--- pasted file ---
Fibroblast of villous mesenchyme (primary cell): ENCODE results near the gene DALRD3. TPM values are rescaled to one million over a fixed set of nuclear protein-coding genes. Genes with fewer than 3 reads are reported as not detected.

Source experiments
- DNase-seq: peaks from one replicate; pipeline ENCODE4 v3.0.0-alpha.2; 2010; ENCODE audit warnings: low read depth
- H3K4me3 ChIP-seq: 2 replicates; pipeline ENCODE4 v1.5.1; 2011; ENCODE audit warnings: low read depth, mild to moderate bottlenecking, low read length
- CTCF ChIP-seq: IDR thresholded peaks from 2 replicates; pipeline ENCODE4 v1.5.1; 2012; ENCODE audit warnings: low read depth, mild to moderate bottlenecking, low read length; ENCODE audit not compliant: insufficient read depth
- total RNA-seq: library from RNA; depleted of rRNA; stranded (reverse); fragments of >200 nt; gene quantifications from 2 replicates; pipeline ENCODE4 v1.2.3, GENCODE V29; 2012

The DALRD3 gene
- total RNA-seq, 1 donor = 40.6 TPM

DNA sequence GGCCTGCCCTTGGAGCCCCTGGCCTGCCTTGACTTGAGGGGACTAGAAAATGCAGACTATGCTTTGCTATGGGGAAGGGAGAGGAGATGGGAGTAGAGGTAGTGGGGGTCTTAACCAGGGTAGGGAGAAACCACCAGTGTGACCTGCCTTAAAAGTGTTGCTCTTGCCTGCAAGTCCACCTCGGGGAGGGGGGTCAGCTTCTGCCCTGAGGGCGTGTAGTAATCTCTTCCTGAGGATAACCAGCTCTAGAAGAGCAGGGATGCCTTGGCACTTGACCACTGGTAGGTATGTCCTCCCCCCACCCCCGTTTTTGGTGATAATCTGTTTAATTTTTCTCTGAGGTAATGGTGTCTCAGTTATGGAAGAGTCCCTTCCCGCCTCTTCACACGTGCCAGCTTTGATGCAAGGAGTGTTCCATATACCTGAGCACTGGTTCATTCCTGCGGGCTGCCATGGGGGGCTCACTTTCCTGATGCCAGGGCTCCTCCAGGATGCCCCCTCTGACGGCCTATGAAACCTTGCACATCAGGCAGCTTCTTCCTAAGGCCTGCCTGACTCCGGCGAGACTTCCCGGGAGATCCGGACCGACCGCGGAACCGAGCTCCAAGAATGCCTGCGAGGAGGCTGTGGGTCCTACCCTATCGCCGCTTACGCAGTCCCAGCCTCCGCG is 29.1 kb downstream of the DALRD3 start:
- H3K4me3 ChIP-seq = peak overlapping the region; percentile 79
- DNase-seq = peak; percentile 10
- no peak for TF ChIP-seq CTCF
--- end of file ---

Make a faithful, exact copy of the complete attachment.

Fibroblast of villous mesenchyme (primary cell): ENCODE results near the gene DALRD3. TPM values are rescaled to one million over a fixed set of nuclear protein-coding genes. Genes with fewer than 3 reads are reported as not detected.

Source experiments
- DNase-seq: peaks from one replicate; pipeline ENCODE4 v3.0.0-alpha.2; 2010; ENCODE audit warnings: low read depth
- H3K4me3 ChIP-seq: 2 replicates; pipeline ENCODE4 v1.5.1; 2011; ENCODE audit warnings: low read depth, mild to moderate bottlenecking, low read length
- CTCF ChIP-seq: IDR thresholded peaks from 2 replicates; pipeline ENCODE4 v1.5.1; 2012; ENCODE audit warnings: low read depth, mild to moderate bottlenecking, low read length; ENCODE audit not compliant: insufficient read depth
- total RNA-seq: library from RNA; depleted of rRNA; stranded (reverse); fragments of >200 nt; gene quantifications from 2 replicates; pipeline ENCODE4 v1.2.3, GENCODE V29; 2012

The DALRD3 gene
- total RNA-seq, 1 donor = 40.6 TPM

DNA sequence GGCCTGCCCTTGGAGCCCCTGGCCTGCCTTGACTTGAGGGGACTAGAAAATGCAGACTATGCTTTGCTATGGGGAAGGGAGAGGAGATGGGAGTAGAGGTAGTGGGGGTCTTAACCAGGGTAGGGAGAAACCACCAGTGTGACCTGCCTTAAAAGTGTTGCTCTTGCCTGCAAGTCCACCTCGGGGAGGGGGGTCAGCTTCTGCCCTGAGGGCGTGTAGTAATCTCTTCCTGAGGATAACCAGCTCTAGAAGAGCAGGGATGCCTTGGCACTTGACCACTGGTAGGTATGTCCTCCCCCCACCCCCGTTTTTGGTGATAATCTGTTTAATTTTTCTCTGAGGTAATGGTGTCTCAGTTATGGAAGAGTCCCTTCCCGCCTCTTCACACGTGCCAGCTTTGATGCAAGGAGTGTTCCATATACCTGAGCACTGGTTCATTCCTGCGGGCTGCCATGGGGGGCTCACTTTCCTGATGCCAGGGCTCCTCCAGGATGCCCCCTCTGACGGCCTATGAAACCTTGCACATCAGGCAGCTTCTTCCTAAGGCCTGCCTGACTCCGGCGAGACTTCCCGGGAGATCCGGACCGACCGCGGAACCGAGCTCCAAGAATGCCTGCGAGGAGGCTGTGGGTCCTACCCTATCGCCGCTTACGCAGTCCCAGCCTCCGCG is 29.1 kb downstream of the DALRD3 start:
- H3K4me3 ChIP-seq = peak overlapping the region; percentile 79
- DNase-seq = peak; percentile 10
- no peak for TF ChIP-seq CTCF